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George Benjamin Piano Figures; Viola, Viola; At First Light; A Mind of Winter;Palimpsests

George Benjamin conductor/piano
Claire Booth soprano
Paul Silverthorne & Eniko Magyar violas
London Sinfonietta/Royal Academy of Music Manson Ensemble
Matthias Sperling choreographer

Queen Elizabeth Hall, 7 February 2009

This celebratory concert for George Benjamin's 50th birthday was preceded by an interview in the Foyer in which he explained his predelictions and philosophy as composer and teacher. He doesn't think he'll ever compose a string quartet, despite many requests... He is an avid reader and believes his composition pupils should seek to absorb 'everything', and from all the arts, on the way to discovering their own individualities with his gentle and unassertive guidance.

This concert grew from the tiny piano piece which begins Piano Figures (newly released CD recommended below). Those were played by the pianist/conductor composer himself almost in the dark at the back of the QE stage, cleared to make room for the dancers who followed. Gradually forces were amassed, to culminate with those required for the extravagantly scored Palimpsets, which is on that account not likely to be performed often.

Benjamin works slowly and is a meticulous craftsman. He avoids repeating himself and tries to solve new problems with every work; his style has therefore continued to change. He is not likely to burden the inheritors of his legacy with works to be sifted running to hundreds of Op. Nos., as so many composers seem to feel the need. Excellent on-line audio introductions by Benjamin himself are recommended - far better than lengthy paraphrases of the programme notes by me...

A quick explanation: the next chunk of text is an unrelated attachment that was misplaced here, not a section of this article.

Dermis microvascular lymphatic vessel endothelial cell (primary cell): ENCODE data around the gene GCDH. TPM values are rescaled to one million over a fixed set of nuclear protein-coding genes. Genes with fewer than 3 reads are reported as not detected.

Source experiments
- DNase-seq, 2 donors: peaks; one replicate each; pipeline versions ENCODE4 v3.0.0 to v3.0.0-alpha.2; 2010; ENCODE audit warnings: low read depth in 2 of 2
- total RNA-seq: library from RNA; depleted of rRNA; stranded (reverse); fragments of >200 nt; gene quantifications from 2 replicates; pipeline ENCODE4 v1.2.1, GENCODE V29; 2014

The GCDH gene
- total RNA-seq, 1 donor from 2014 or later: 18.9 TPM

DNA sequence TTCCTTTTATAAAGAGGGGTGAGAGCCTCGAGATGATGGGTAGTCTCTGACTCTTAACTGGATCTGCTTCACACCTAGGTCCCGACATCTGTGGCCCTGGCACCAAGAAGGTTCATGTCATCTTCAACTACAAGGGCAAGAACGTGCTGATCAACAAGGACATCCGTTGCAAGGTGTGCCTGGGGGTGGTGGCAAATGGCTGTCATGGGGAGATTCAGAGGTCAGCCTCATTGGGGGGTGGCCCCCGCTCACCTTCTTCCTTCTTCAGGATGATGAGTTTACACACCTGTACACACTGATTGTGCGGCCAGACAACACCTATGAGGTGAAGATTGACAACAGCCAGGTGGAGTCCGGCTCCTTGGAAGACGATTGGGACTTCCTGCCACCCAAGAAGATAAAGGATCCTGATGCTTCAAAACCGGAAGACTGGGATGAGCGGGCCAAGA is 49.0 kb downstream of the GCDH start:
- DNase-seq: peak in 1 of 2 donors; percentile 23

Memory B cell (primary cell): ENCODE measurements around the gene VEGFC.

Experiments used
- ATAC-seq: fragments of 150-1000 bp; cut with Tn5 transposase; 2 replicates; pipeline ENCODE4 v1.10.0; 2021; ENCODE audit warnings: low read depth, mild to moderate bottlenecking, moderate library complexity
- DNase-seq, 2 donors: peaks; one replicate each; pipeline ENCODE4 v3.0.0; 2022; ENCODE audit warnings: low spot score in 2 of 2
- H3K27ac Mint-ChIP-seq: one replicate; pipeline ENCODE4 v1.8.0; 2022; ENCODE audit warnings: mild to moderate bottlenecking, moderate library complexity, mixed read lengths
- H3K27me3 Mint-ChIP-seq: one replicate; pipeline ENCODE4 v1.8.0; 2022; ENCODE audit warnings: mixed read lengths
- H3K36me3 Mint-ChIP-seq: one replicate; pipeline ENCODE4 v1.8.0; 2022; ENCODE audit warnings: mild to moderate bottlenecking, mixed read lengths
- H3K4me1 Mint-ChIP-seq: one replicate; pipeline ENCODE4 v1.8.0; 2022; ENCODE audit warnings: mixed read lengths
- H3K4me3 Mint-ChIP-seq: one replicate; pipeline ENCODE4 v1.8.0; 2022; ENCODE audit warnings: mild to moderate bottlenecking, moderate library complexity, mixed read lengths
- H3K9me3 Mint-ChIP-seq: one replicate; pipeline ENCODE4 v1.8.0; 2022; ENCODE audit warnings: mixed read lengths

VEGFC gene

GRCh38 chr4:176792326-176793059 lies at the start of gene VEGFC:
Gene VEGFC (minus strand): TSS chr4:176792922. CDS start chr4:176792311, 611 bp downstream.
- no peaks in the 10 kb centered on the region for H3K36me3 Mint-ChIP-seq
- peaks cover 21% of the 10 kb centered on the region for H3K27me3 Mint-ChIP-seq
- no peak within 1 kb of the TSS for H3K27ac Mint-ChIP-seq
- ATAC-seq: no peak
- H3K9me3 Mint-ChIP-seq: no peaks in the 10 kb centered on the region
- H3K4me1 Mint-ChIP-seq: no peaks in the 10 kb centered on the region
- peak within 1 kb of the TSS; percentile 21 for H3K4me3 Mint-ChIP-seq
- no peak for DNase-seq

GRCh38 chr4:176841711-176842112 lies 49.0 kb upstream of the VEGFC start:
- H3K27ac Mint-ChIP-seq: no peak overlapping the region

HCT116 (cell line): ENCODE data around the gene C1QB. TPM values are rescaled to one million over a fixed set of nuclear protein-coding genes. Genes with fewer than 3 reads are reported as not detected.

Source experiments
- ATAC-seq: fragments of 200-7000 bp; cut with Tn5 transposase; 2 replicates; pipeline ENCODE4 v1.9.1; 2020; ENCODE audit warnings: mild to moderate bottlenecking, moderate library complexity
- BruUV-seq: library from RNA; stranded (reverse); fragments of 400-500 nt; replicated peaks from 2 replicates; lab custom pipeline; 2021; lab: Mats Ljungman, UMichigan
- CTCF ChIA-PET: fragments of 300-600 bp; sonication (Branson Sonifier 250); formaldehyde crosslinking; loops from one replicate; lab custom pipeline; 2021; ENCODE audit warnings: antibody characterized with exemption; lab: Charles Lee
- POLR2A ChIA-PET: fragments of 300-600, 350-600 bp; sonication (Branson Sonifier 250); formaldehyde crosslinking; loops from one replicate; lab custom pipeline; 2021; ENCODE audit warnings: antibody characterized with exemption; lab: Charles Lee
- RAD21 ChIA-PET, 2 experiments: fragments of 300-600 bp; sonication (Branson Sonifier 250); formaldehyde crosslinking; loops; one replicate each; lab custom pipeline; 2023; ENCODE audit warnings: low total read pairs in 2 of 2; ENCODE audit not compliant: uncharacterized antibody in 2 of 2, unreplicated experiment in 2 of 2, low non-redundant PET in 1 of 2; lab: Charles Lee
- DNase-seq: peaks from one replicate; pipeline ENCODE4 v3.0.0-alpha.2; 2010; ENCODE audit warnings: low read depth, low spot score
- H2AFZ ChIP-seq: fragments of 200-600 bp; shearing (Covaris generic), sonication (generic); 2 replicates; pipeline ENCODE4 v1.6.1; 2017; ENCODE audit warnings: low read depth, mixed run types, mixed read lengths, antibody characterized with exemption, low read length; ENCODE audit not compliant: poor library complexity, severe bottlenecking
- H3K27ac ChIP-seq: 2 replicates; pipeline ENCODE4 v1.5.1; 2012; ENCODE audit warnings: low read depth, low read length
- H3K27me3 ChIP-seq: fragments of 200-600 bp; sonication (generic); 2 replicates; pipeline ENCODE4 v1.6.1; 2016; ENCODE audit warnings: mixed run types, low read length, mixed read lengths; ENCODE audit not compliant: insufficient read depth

We found the first half made a slow start. Viola, viola was well delivered by Paul Silverthorne with Eniko Magyar; alongside, two dancers "interpreting" it in abstract modern dance mode, the two artforms in parallel but really unconnected... At first light (1982) represented Benjamin in uncompromising modernist vein, its connections with the Turner picture which prompted its composition less than self evident. Between items, there were the necessary platform and BBC microphone rearrangements which are part and parcel of contemporary music concerts, taking up a disproportionate amount of time.

The second half was altogether more engaging. A Mind of Winter had the always compelling Claire Booth depicting Wallace Stevens' uncomprehending snowman beneath an icy January sun (particularly apt this year !) and Palimpsest (-2002) made for a thrilling finish. Benjamin's skill in achieving clarity between the layers of simultaneous musics from a large wind-heavy orchestra based upon eight double-basses made for a thrilling experience in the relatively small QEH, and for an appreciative ovation from an audience of connoisseurs which deservedly rivalled those earlier in the week for Barenboim in the hall next door...

Peter Grahame Woolf

Photo:Betty Freer

Benjamin piano figures

Nimbus NI 1528

A limited edition CD of ten useful and attractive piano teaching pieces were recorded by the composer and released to celebrate his 50th birthday; just 100 signed copies were pressed.

Conceived for the hands of young pianists, they range from simple to virtuosic and will enhance young piano pupils' musicianship alongside the harder ones which will give them technical challenges to progress their keyboard prowess.


Peter Grahame Woolf

Hear George Benjamin hmself introduce them on line